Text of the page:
Rosé masterclass: Here’s how to pair rosé champagne with food21st Jun 19 | Lifestyle
This is your guide to the styles, and which pretty pinks work best with a medley of dishes, says Sam Wylie-Harris.
There are two styles of wine the world can’t drink enough of: Sparkling wine (champagne!), and rosé. Luckily, there’s room for both.
Especially when you consider how rich the rosé market is currently. Fewer than 20 years ago, king of the pinks were Billecart-Salmon and Laurent-Perrier. Today, matching our thirst for rosé champagne, most leading producers have at least one or two pinks to mix’n’ match.
With this in mind, we sipped our way through a broad selection of styles at a three-course canapé lunch held in the pinkish splendour of Vivi, London, hosted by the Champagne Bureau UK, to figure out which champagnes worked best with food, and most importantly, which ingredients didn’t fit.
Six brut (dry) rosé champagnes (some more familiar than others) were picked for their diversity: Palmer Rosé Reserve, René Jolly Rosé d’Assemblage, Ruinart Rosé, Castelnau Cuvee Brut Rosé, Drappier Rosé de Saignée and Louis Roderer Rosé 2013, the only vintage in the luxe line-up.
To keep things simple, pink champers is usually made by adding a small amount of red wine during blending, although some houses opt for the saignée method, where the colour comes from the skins of the black grapes (pinot noir and meunier) – all grapes are white inside.
Rosé champagne can be a blend of chardonnay, pinot noir and meunier; while some may be just pinot noir. And when you’re faced with a wall of champagne and not sure where to start, the trick is to look at the back of the label – most brands will list the percentage of grapes in the wine. So, if you see 85% chardonnay, this will lend elegance and minerality, while a high percentage of pinot noir and meunier will taste heavier and bolder.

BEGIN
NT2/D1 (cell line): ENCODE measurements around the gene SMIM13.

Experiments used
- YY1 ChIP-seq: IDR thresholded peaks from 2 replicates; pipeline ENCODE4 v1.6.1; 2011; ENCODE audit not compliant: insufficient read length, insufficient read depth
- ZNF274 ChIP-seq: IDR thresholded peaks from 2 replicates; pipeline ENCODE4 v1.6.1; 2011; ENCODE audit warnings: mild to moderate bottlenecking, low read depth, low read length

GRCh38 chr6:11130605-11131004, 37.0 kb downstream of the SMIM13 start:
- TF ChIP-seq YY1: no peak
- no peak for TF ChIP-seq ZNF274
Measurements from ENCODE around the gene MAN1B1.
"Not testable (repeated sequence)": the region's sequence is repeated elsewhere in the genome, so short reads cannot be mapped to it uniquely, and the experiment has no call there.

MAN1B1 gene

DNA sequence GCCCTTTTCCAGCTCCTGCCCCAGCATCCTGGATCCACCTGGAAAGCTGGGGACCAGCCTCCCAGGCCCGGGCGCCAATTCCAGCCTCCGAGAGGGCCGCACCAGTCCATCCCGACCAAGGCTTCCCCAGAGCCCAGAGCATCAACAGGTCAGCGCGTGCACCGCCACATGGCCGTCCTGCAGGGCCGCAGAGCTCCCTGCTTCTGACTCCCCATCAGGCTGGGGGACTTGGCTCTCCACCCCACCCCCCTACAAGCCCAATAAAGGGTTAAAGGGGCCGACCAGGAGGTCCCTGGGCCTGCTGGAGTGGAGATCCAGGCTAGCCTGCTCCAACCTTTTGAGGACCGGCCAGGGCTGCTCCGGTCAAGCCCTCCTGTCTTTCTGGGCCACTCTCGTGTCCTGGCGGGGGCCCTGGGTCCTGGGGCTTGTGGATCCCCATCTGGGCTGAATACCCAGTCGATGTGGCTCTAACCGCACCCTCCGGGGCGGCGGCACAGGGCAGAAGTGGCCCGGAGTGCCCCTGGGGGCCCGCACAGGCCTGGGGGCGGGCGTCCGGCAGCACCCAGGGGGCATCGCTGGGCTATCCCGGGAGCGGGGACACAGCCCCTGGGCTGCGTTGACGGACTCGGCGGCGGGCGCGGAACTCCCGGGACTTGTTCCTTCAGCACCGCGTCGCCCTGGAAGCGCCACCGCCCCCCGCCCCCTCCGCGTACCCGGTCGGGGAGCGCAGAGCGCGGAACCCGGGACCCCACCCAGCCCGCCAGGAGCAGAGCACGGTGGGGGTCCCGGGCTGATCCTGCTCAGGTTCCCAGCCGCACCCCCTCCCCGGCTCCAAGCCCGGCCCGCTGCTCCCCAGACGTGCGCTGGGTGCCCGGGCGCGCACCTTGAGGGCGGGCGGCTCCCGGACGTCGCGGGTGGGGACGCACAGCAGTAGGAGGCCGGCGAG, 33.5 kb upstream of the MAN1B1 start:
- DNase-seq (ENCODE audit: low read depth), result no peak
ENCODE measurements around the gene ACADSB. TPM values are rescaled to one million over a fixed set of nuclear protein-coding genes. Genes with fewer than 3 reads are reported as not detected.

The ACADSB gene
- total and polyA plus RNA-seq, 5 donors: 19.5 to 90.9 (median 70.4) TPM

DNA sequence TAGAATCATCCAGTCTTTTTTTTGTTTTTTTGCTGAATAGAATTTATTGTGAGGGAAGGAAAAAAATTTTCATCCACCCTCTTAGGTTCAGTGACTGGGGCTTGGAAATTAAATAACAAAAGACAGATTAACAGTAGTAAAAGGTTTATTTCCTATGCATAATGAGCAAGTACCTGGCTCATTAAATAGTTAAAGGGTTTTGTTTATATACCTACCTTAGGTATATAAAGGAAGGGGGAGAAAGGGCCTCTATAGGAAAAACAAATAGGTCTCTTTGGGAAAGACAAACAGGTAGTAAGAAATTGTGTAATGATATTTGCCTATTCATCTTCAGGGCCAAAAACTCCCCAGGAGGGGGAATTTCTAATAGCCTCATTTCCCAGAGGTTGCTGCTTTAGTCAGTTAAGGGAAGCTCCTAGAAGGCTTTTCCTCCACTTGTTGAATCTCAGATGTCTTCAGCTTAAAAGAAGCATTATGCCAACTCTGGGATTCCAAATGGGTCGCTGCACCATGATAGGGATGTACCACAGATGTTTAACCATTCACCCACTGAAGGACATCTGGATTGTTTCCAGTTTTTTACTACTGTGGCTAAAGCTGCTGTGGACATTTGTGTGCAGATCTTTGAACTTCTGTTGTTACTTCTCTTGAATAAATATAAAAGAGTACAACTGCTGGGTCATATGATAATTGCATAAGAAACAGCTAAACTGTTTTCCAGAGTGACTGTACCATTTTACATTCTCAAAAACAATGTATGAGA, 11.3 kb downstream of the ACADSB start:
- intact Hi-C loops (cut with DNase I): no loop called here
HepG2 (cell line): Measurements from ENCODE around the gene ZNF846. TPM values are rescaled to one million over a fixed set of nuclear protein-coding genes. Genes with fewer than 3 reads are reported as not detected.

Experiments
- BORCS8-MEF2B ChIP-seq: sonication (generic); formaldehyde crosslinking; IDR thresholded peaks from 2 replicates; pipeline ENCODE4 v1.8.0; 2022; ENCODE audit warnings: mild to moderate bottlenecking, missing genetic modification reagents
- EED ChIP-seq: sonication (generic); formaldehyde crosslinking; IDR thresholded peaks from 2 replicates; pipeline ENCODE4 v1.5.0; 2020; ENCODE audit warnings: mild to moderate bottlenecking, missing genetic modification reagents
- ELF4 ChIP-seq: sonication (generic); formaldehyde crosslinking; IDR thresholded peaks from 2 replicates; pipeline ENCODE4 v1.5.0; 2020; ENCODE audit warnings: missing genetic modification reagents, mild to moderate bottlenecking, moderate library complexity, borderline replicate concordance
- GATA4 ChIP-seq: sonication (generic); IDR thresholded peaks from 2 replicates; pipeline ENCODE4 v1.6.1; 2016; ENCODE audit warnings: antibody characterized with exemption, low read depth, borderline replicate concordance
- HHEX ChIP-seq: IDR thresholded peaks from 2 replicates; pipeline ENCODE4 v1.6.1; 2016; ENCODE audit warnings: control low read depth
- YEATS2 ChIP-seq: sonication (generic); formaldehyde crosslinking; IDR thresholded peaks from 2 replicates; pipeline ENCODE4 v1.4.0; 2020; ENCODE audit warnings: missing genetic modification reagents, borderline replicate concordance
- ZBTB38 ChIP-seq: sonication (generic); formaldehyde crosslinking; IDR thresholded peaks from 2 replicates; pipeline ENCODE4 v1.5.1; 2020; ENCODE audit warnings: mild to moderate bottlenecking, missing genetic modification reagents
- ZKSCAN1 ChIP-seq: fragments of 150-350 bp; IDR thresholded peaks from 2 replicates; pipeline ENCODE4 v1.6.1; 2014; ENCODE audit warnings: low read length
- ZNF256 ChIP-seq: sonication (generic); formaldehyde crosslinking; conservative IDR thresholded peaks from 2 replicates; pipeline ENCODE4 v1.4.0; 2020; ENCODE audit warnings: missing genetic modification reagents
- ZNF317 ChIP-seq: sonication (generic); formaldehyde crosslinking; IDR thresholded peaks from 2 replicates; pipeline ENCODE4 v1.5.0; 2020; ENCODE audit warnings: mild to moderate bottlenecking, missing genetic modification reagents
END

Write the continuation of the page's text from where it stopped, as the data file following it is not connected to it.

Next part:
So where does that leave the food pairing?
We kicked off with three cold canapés: Cured salmon, avruga caviar and créme fraîche; fresh crab with spiced avocado; truffled goat’s cheese, red onion jam and a parmesan wafer.
Castelnau was praised for its freshness and elegance and tasted delicious with the crab. Ruinart with its fruity, strawberry notes and rounded body worked like dream with the salmon, while René Jolly weighed in well with the rich, creaminess of goat’s cheese. All three had a generous proportion of chardonnay.
This was followed by three hot canapés: Pork belly, apple puree and crackling; honey and pink peppercorn lamb cannon with a rosemary skewer; truffled wild mushrooms and crisp leeks in a brioche croute.
Here, Drappier (100% pinot noir) was my favourite with the pork, and it’s not rocket science to work this one out when you consider it’s the same grape as a still pinot noir red wine.
The complexity of the Louis Roederer vintage (67% pinot noir) lifted the lamb, which tasted quite plain in comparison. Palmer, with its 45% chardonnay, coped best with the saltiness of the mushrooms, but was still overwhelmed by the earthy flavours.
For a sweet ending: Blackberry macaroon; battenberg; chocolate eclair.
Mm, macaroons and rosé . If a sommelier was present, they would probably have recommend a demi-sec champagne (with a higher sugar content than brut) to match sweet-on-sweet. This and the eclair were my least favourite rosé pairings. But again, full marks to the L-P vintage with battenberg – must have been the jam sponge!
Our verdict: There’s a rosé revolution going on out there and I could happily pop the corks from dawn ’til dusk. Rosé champagne with smoked salmon and scrambled eggs for breakfast, crab cakes at lunchtime and a pinot dominant style with succulent pork for dinner. Just need to win the lottery.
Host and fellow taster, Françoise Peretti, director, Champagne Bureau, said: “We’ve gone from very light, almost non-discernable pink to incredibly full bodied and fruity.
“I think for me, the big revelation was actually dessert because we had this battenberg with almond paste and marzipan which went extremely well with Louis Roderer vintage, and the lamb and pork belly paired very well with rosé with a high content of black grapes.
“The mushrooms were far too pungent for me, and it makes common sense that you don’t match champagne with strong, fiery dishes.
“And if you want to entertain easily at home, cheeses such as parmesan and Comté go extremely well with the bold profile and nutty aromas of many rosé champagnes.”
© Press Association 2019